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Thesis Woramanot Yomjinda

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Thesis Woramanot Yomjinda
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  The Optimizer’s Guide to MoneyLaundering: Navigating DetectionAlgorithms with Na¨ıve Beam Search Woramanot YomjindaAdvisor: Professor Amir Ali AhmadiSubmitted in partial fulfillmentof the requirements for the degree ofBachelor of Science in EngineeringDepartment of Operations Research and Financial EngineeringPrinceton UniversityApril 2019  I hereby declare that I am the sole author of this thesis.I authorize Princeton University to lend this thesis to other institutions or individualsfor the purpose of scholarly research.Woramanot YomjindaI further authorize Princeton University to reproduce this thesis by photocopying orby other means, in total or in part, at the request of other institutions or individualsfor the purpose of scholarly research.Woramanot Yomjinda  Abstract In this paper, our goal is to optimize the total amount of monetary value we canlaunder within given constraints. We cast the problem into an undirected graph,with various financial institutions represented as nodes. To this end, we assumethat the problem is a complete graph and the more we move or “layer” the money,the harder it is for law enforcement to trace back to its illegal srcin, reducing riskof detection. As we progress, we also include other prominent components of themoney laundering process, such as shell companies. Because each transfer providesdifferent level of layering, for instance, international is harder to trace than national,the expected payoff of each route is a function of total layers minus total cost of moving money.The paper focuses on exploring the rich algorithms and constraints of the moneylaundering process against detection algorithms. To this end, we review extensivelystate-of-the-art techniques used by money launderers and state-of-the-art detectionalgorithms used by financial institutions. We progressively generate more complicatedmodels while retaining as much realism as possible.We first solve the optimization problem for the single best route, assuming thateach node can only be travelled through once. We then compare the practicalityand calculation time of each method against the CVX calculated upper bound andfind that the greedy algorithm family performs exceptionally well. After which, weexpand the question to include multiple routes without using each node more thanonce or less than a given cap when shell companies are incorporated. Naive beamsearch algorithms prove to be the best performing across all data. Adding a timeconstraint, we conclude that naive beam search performs over 98.7% of the upperbound and is ideal for path selection due to its low computational complexity.iii  Acknowledgements Many thanks to Professor Amir Ali Ahmadi for being an amazing advisor. I am verygrateful for his acceptance of the unusual topic of this paper and the overwhelmingsupport that he has provided me, as well as for giving me textbooks, a great amountof advice, and countless meetings. I am very happy that I have had the chance toexplore the topic of money laundering from a quantitative perspective and hopefullycontribute to a better understanding of this topic for future researchers and regulators.I also love and am beyond grateful for my family! I thank my mother, father,and older brother from the bottom of my heart for encouraging and cheering me onthrough Princeton and outside of Princeton.For the creation of this thesis, I am grateful for David Vegvari for his expertise onmoney laundering and corruption in Russia, and Dr. Sutthi Suntharanurak for adviceand details on money laundering regulators. I am also grateful for Cemil Dibek forhis support. Shout out to Andrew Inoue and Sherry Bai for their help in readingthrough and commenting on my thesis tirelessly.I am also happy that I have gotten to spent time at Princeton alongside myfriends at Colonial, ORFE, and Thaigers. You guys have made my college experiencean amazing memory that I will cherish, and I will be a life-long friend with all of youeven after Princeton!iv  Contents Abstract . . . . . . . . . . . . . . . . . . . . . . . . . . . . . . . . . . . . . iiiAcknowledgements . . . . . . . . . . . . . . . . . . . . . . . . . . . . . . . iv 1 Introduction 1 1.1 Defining Money Laundering . . . . . . . . . . . . . . . . . . . . . . . 2 2 Literature Review 4 2.1 Quantifying Money Laundering . . . . . . . . . . . . . . . . . . . . . 42.1.1 Mathematical Model Review . . . . . . . . . . . . . . . . . . . 52.1.2 State-of-the-art Money Laundering Schemes . . . . . . . . . . 72.2 State-of-the-art Anti-money Laundering . . . . . . . . . . . . . . . . 102.2.1 Traditional Method and Anti-money Laundering Organizations 112.2.2 Money Laundering Detection Algorithms . . . . . . . . . . . . 122.2.3 Limitations and Loopholes . . . . . . . . . . . . . . . . . . . . 16 3 Single Path Optimization 18 3.1 Single Loop Model . . . . . . . . . . . . . . . . . . . . . . . . . . . . 183.1.1 Base Model Assumptions . . . . . . . . . . . . . . . . . . . . . 183.1.2 Linear Programming Model . . . . . . . . . . . . . . . . . . . 203.2 Defining Upper bound . . . . . . . . . . . . . . . . . . . . . . . . . . 253.3 Approximation Algorithms . . . . . . . . . . . . . . . . . . . . . . . . 263.3.1 Generating L and C . . . . . . . . . . . . . . . . . . . . . . . 27v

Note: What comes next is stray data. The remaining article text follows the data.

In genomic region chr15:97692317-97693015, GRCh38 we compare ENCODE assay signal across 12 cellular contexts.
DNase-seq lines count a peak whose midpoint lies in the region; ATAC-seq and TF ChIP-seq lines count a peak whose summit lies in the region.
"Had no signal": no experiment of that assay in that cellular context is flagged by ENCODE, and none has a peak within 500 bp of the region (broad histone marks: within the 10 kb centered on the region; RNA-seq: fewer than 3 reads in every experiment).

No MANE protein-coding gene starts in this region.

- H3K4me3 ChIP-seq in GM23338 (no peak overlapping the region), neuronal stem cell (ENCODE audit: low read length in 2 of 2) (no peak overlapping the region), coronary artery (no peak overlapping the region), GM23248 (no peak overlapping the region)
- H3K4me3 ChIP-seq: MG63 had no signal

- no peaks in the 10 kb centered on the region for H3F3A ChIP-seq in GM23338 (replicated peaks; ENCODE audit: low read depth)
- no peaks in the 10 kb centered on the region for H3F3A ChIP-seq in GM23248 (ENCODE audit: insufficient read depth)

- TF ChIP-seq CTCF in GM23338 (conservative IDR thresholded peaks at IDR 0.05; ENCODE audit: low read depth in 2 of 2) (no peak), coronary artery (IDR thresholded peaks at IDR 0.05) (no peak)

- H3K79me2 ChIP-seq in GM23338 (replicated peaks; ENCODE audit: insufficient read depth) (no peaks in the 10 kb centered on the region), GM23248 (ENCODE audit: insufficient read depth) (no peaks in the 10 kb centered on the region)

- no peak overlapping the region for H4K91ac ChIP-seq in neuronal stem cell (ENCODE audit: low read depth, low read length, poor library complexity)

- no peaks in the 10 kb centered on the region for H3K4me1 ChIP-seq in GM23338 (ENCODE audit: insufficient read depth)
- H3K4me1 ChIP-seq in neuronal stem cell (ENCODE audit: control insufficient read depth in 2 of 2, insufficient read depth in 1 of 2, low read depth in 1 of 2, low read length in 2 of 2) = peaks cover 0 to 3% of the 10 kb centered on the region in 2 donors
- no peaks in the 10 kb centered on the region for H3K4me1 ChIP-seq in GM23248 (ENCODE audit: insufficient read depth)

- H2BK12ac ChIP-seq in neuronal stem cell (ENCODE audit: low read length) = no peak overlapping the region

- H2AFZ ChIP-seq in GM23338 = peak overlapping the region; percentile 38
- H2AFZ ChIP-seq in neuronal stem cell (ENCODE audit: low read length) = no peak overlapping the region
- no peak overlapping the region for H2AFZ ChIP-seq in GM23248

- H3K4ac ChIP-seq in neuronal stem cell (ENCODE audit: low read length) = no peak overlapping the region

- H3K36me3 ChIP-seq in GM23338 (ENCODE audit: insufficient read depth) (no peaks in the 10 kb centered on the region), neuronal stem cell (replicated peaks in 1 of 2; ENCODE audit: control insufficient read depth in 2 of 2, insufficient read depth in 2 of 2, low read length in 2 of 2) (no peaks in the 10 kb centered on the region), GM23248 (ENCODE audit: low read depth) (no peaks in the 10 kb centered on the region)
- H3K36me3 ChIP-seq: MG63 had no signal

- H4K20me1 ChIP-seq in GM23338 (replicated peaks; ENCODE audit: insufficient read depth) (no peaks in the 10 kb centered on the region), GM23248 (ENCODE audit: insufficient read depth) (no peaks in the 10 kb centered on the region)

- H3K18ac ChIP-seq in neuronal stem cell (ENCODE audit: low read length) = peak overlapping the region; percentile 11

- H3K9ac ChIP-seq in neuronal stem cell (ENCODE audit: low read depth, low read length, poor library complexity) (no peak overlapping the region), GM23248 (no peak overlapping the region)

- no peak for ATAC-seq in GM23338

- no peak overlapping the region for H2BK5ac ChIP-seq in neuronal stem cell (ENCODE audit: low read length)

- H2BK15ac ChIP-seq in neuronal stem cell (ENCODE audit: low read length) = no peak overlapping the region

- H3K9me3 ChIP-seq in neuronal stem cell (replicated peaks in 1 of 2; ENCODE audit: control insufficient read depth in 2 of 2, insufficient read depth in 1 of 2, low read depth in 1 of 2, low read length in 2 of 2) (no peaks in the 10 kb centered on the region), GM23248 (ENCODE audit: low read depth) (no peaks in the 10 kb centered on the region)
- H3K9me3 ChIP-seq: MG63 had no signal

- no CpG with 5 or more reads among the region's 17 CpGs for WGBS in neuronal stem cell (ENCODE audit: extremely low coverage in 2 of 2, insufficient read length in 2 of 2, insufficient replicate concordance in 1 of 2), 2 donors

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Oct 16, 2019

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Oct 16, 2019
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